Me: Are you ready for take off!
Prodigal: Yes, this is going to be a fun flight!
Me: I think it will be too.
This is from the book Where Angels Walk by Joan Wester Anderson
David Moore and his wife, Florence, discovered in July 1971 that Florence’s mother was dying of cancer. The Moores lived in the small town of Yoakum, Texas, then, but they began driving back and forth to Hendersonville, North Carolina, to visit the sick woman. After one trip, David decided to leave the car in North Carolina for Florence to use, and take the bus back to Texas.
“It was the worst idea I ever had,” he says, laughing. “Forty-six hours of riding and listening to babies cry! On our budget I couldn’t afford to fly, but I made a vow to walk if I had to–anything to avoid getting on another bus!”
The following week, as David packed and planned a hitchhiking route to Hendersonville, Henry Gardner phoned. Henry had heard about David’s transportation problems, and he volunteered to fly David to North Carolina in his small Cessna 180 and get in some sight-seeing at the same time. David acccepted gratefully.
David had never flown in a small plane, and he was nervous as the two men taxied down the runaway early the next morning. But the little aircraft lifted gracefully, and he sat back to handle this unfamiliar duties as navigator. Within a half hour, however, as they neared Houston, they ran into fog.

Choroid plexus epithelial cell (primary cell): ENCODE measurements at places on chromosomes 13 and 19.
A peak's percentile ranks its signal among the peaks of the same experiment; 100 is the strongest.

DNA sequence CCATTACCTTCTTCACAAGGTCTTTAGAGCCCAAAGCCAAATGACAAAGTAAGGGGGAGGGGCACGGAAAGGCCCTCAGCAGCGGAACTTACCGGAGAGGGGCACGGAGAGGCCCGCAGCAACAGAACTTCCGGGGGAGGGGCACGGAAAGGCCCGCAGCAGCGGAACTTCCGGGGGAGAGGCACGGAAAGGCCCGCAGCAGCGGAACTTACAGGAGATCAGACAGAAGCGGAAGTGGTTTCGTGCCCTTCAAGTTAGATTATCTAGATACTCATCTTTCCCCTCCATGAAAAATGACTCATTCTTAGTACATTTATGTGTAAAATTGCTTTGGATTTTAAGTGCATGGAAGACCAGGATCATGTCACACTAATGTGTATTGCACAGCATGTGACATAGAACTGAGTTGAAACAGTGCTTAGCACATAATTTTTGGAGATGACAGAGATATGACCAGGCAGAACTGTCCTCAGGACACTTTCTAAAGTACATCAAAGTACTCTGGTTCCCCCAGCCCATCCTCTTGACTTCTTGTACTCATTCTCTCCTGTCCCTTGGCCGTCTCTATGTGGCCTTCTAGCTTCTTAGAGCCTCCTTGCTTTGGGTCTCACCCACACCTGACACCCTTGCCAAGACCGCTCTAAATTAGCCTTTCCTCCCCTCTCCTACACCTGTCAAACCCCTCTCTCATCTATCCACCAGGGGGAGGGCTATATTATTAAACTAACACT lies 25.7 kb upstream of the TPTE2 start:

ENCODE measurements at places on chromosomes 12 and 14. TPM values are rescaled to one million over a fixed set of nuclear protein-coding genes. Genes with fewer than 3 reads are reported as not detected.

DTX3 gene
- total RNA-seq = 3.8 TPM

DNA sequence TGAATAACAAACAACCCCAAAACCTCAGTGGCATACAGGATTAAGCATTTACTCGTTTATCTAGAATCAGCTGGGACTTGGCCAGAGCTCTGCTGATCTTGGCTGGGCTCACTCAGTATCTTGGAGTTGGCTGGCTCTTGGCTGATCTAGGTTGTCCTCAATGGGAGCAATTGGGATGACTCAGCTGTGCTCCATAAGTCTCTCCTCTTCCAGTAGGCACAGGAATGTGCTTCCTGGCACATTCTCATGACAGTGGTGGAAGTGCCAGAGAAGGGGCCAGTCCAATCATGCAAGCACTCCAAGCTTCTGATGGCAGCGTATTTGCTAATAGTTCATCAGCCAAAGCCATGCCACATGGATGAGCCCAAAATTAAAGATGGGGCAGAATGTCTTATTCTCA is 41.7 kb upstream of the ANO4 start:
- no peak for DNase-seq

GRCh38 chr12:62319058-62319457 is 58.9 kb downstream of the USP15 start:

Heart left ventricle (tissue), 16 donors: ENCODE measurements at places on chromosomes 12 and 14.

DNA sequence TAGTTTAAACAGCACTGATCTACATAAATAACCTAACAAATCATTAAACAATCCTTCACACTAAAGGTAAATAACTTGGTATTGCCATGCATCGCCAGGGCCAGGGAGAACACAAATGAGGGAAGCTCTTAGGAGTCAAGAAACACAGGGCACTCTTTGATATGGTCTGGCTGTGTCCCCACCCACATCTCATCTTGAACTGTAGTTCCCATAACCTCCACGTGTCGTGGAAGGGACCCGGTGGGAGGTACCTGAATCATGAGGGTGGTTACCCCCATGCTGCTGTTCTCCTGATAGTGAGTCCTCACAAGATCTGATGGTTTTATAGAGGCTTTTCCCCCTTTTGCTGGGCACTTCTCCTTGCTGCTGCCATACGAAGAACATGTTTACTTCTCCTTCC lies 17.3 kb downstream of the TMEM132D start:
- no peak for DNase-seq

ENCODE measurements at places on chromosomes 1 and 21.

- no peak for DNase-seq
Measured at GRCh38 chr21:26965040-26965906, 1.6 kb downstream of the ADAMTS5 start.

“This is no problem,” Henry reassured an increasingly nervous David. “We have aviation maps on board, and look- you can see the Houston radio towers rising above the fog. All we have to do is watch the towers, and we can tell where we are.”
He was right, and their journey continued. But the fog worsened, and just outside of Jackson, Mississippi, the plane’s radio and instruments died. Now the pair couldn’t see anything on the ground, nor could they talk to people in the control tower.
Just as David was becoming desperate, the fog lifted for a moment to reveal the airport directly beneath them. Henry took the plane down smoothly, and within minutes that had found an airport mechanic. Relieved, the two men grabbed a quick lunch and were soon airborne, with instruments and radio restored and fuel tanks filled.
Everything went smoothly for a while. The sun had come out, and David’s tension diminished. He began to enjoy the flight and his bird’s-eye view of the ground. As they traveled northeast, he could see Atlanta off to his right. “I was getting excited, ” David says, “knowing that soon I would be with my wife and daughter again,”.
But as the plane passed Greenville, South Carolina, the fog, which had been patchy and broken, turned once again into a continuous gray mass. There was enough visibility for Henry to clear the first mountain range, but as the two looked into the distance, they saw a solid wall of fog, and their hearts sank. Henry radioed Asheville Airport for instructions.
“Our field is closed because of fog,” the air-traffic controller responded,” and we have no capability for instrument landing. Return to Greenville and land there.”
“But I can’t, Henry protested. “We’re almost out of fuel–we won’t have enough to fly back to Greenville.”
There was a silence. Then, “Okay,” the radio voice snapped. “We’ll get the ground crew ready. Come in on an emergency landing.”